Tens of thousands of votes in the Holyrood election were rejected by the counting machines without any human adjudication, BBC Scotland has learned. An investigation has established that the machines were programmed to reject some of the new style ballot papers automatically.
They never appeared on the screens to be challenged by the parties or adjudicated by returning officers.
The Scotland Office said there was no evidence it added to voter confusion.
It added that, in the instance of auto-adjudication for the 3 May election, the decision was taken between returning officers and the e-counting provider.
However, First Minister Alex Salmond described the development as “astonishing” and deeply disturbing.
“I was under the impression – until this revelation – that the ballots that were rejected were actually seen by the election agents as part of the process,” he said.
More than 140,000 ballots were spoilt on 3 May when votes were held for the Scottish Parliament.
Tens of thousands more ballots were rejected for the local authority elections, which were held on the same day, under a separate electoral system.
One of the enduring images of election night was of candidates and agents scrutinising screens showing the rejected ballots.
However, the BBC has learned that in some contests, more than half of all the “spoilt” ballots were rejected without any human adjudication.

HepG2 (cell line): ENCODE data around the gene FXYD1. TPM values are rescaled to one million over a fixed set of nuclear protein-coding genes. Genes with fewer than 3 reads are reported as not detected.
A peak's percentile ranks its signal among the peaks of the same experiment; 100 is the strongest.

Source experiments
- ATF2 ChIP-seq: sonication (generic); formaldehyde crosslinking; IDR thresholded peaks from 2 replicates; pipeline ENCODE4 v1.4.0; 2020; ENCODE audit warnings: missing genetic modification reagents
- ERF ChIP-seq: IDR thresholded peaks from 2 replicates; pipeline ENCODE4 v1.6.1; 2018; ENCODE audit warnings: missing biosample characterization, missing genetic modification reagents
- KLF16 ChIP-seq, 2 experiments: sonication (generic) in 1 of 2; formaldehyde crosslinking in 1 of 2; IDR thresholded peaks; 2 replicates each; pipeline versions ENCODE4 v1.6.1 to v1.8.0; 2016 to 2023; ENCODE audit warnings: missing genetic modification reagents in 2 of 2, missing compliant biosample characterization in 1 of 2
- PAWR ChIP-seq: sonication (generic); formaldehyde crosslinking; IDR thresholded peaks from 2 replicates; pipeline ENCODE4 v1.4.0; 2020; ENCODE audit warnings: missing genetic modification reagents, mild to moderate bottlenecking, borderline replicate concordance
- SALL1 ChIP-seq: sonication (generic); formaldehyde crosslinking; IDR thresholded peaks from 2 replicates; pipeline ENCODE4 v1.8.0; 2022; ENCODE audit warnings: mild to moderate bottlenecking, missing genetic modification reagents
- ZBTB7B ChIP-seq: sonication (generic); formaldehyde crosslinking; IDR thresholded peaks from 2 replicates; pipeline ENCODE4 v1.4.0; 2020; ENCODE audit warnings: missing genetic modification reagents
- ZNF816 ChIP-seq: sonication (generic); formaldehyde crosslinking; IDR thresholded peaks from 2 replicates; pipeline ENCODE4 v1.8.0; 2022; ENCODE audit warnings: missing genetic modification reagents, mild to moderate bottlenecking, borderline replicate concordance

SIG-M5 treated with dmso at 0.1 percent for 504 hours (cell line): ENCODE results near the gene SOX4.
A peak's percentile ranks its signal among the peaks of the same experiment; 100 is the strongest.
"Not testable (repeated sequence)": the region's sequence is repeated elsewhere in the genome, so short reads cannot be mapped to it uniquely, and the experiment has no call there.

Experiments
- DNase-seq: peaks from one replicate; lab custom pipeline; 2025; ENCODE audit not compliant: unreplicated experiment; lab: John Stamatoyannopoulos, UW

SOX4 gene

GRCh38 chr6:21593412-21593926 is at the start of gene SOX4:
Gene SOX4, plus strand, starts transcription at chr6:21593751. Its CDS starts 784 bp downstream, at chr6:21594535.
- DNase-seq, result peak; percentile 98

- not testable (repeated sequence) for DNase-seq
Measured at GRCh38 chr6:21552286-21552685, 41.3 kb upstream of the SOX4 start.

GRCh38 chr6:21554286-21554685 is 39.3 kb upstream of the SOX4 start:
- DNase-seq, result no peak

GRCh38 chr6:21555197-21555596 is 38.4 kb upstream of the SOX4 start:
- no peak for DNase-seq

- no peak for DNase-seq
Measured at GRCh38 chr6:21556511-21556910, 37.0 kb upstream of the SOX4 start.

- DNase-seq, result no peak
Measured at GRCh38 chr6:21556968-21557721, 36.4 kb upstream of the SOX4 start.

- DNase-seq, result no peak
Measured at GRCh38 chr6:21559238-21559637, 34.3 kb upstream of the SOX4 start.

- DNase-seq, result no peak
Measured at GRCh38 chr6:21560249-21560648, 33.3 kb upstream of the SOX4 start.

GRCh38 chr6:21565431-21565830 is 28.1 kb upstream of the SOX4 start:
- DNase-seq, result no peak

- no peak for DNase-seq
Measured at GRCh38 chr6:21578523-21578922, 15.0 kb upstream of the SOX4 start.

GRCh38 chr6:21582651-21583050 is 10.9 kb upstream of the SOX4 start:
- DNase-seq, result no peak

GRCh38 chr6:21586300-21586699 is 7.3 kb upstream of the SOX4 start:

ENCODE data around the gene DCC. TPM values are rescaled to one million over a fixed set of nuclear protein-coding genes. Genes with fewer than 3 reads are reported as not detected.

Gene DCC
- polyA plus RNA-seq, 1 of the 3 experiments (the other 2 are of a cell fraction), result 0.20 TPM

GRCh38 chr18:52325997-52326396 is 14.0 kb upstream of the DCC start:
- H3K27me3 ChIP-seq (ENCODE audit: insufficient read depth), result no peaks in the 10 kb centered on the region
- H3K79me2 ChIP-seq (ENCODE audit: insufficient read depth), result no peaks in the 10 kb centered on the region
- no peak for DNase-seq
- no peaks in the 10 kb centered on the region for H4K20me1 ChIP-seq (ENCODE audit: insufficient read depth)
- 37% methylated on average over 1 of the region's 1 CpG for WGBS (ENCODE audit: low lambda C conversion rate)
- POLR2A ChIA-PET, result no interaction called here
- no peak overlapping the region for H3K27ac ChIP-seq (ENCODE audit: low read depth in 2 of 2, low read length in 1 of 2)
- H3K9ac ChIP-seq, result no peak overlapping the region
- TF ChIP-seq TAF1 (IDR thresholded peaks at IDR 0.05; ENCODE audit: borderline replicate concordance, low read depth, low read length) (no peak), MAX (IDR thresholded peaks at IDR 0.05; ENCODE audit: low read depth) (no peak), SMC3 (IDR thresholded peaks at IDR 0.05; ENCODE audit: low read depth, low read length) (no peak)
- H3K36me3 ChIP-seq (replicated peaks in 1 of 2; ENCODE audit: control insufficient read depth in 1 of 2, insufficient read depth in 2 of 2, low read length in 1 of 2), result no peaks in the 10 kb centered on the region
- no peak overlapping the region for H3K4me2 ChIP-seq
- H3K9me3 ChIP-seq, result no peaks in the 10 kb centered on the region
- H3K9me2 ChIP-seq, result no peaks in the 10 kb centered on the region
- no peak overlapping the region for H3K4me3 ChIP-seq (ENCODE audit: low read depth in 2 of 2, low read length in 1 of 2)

The machines were set to auto-adjudicate if they thought they had a Holyrood ballot paper with a cross in one column but apparently no mark in the other.
In those circumstances the machine would count the good vote, reject the other one and automatically put the ballot paper in the pile alongside all the correctly-completed ballots.
Shadow Scottish secretary David Mundell said he was “appalled” by the claims.
“Unfortunately it has become part of a series of revelations. Right from the start the Scotland Office did not come clean about the mishandling of the elections,” he told BBC Scotland.
The Tory MP claimed that information had to be “dragged out of” the Scotland Office.
He said: “Rather than putting their hands up and saying ‘we made a complete hash of this and we apologise to the people of Scotland’, they’ve just continued to show arrogance and contempt, as if somehow it was nothing to do with them.”
Mr Mundell’s Lib Dem opposite number, Alistair Carmichael, added that the auto-adjudicate decision was “inappropriate”.
“Individual decisions should have been taken by returning officers in consultation with the machine operating company,” he said.
A spokesman for the Scottish Green Party said that the review of the election must leave no stone unturned in order to get to the bottom of the problems.
He added: “We are particularly concerned that the review of the election may only look at samples of rejected ballot papers rather than all of them. It is important that the review is absolutely thorough.”